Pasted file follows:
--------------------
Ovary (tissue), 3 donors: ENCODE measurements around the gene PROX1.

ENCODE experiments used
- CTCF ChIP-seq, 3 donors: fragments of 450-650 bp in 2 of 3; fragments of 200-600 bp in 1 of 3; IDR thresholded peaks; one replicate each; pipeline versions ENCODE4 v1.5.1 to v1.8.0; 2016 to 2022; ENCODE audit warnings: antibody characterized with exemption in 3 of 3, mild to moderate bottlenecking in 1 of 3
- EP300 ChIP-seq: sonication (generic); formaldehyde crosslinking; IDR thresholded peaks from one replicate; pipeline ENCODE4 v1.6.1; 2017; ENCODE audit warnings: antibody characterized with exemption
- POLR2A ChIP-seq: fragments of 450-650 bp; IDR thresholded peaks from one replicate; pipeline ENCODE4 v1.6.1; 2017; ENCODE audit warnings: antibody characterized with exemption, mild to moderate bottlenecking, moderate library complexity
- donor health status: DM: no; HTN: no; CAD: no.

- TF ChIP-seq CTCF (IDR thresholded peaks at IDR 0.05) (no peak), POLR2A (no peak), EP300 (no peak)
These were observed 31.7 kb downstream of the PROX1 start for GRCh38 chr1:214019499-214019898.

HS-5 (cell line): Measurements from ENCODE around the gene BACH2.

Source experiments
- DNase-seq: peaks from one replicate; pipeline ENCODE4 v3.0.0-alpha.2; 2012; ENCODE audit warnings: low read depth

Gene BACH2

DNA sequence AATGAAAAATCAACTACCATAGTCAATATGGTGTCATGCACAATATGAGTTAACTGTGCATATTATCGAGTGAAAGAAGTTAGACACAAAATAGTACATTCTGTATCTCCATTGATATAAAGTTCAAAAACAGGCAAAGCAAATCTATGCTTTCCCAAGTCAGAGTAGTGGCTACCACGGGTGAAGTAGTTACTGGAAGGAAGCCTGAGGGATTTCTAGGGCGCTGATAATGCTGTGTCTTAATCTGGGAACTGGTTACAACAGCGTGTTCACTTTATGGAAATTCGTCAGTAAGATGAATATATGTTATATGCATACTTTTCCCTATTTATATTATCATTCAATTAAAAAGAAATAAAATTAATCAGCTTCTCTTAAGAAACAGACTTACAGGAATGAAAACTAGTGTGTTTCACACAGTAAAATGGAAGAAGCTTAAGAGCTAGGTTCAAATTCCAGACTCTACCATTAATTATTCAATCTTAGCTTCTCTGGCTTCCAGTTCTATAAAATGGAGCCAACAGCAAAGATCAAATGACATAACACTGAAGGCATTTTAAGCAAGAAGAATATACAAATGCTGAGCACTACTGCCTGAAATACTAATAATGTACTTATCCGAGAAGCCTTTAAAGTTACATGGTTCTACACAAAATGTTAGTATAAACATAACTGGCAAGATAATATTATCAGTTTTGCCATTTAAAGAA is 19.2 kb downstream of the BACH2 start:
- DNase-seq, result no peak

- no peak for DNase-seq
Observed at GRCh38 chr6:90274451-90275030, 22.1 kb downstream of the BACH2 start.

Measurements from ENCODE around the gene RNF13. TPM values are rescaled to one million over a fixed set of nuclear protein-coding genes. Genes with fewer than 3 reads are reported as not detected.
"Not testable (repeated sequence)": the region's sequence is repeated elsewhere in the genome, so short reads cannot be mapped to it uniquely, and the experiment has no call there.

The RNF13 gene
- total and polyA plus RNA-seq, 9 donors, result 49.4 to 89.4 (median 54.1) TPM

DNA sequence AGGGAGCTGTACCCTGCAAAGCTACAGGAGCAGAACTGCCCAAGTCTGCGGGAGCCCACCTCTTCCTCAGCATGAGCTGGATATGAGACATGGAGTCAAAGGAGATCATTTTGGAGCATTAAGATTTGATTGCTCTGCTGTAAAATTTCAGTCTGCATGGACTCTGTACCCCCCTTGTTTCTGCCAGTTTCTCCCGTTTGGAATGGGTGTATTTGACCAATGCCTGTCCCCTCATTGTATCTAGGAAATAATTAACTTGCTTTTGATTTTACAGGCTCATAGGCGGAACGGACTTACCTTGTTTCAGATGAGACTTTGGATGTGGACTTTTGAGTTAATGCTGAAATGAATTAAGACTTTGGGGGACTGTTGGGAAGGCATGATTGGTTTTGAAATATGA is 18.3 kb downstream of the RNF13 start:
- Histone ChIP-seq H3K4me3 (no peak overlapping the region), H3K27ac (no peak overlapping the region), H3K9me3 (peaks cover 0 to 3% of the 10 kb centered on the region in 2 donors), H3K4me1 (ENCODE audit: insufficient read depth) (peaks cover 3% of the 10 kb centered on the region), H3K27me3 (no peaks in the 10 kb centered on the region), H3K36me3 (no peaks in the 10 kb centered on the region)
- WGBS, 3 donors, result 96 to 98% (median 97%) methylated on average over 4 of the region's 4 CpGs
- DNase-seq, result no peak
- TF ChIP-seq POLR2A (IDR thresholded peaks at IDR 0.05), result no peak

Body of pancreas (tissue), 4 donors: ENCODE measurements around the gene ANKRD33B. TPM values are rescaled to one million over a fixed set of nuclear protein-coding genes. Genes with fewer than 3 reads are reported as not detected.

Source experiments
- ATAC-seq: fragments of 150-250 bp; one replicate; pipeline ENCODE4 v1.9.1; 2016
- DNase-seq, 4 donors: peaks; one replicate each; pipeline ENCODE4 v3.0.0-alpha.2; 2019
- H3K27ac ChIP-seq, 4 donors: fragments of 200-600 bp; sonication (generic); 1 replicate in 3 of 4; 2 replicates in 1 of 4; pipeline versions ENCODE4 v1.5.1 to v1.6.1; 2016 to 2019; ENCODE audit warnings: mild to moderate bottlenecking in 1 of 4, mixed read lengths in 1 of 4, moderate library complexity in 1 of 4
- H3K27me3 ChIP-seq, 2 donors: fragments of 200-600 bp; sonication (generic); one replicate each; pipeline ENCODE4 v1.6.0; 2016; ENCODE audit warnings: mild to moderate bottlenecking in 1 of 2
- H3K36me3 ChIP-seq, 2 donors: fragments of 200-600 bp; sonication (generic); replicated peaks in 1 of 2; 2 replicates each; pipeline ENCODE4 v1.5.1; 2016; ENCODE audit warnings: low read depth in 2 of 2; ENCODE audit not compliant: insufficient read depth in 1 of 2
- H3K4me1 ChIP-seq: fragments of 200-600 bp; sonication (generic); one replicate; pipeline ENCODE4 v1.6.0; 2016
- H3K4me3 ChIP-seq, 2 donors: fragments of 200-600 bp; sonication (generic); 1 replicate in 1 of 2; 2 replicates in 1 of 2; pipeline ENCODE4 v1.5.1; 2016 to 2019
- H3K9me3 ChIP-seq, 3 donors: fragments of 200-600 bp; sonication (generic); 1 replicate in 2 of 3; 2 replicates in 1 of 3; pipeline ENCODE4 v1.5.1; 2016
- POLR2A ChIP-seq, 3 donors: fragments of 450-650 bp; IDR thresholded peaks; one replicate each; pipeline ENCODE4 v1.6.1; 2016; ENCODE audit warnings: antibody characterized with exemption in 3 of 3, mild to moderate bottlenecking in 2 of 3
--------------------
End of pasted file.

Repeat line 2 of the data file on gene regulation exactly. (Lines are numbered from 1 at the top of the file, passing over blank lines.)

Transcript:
ENCODE experiments used